In the literature, bilaterality and lesser ovarian enlargement were found to be helpful to discriminate metastatic tumors to the ovary (3). In 2004, Moore et al. (4) reported bilateral ovarian metastasis was demonstrated in 39 (66%) patients and unilateral ovarian metastasis in 20 (34%) patients (4). In our analysis, both tumor size and laterality, monitored by USG, were not different. However, bilaterality by microscopic evaluation was found significantly different. These results suggest that USG findings did not help preoperatively and were deceptive for laterality.

In our 59 patients, the frozen-section and final histopathological results had >95% correlation, which was similar to previous reports. We performed laparotomy in all cases, but laparoscopy is recommended by most authors. However, if the frozen-section diagnosis suggests a POC at advanced stage or if an ovarian mass cannot be dissected safely, laparotomy should be performed (9,13).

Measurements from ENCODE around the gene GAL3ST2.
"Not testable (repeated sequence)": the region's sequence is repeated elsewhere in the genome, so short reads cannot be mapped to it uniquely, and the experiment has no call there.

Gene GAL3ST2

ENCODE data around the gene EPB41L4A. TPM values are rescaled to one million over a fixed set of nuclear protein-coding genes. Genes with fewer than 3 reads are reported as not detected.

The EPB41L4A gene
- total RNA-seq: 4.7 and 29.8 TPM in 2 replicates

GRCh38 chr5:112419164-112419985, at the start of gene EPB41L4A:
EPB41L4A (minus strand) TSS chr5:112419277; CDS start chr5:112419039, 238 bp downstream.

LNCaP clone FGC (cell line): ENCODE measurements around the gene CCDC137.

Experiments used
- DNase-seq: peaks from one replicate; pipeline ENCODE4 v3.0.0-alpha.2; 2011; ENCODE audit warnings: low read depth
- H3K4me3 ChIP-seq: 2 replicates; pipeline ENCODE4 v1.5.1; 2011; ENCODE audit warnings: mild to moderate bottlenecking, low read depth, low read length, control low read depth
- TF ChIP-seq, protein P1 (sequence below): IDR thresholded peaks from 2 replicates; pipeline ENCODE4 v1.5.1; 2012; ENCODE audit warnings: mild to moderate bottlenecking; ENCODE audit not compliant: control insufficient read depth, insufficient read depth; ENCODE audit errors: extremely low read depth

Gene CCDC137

Study Limitations

In terms of limitations, although the number of cases appears low, it should be remembered that we only included complex adnexal masses.


Recurrence of prior malignancy is more likely than POC, but especially in patients with a history of breast cancer the risk of POC should not be disregarded. Given the high rates of metastasis, it would be reasonable to start with laparoscopy in patients with a history of a gastrointestinal cancer presenting with an adnexal mass. A multidisciplinary team with the involvement of a gynaecological oncologist is necessary, in our opinion, to evaluate these challenging cases.

Acknowledgments: We would like to thank our Gynecological Oncology Clinic Secretary Sultan Uskan Öz for helping to collect data.

Ethics Committee Approval: The study protocol was approved by the Local Ethics Committee of the İstanbul University (approval number: 2019/539).

Informed Consent: It was not applicable for informed consent.

Peer-review: Externally peer-reviewed.

Author Contributions: Surgical and Medical Practices: S.T., H.S.; Concept: Y.S.; Design: H.Y.Ç.; Data Collection or Processing: H.Y.Ç., M.B.; Analysis or Interpretation: M.B.; Literature Search: H.Y.Ç.; Writing: H.Y.Ç.

Conflict of Interest: No conflict of interest is declared by the authors.

Financial Disclosure: The authors declared that this study received no financial support.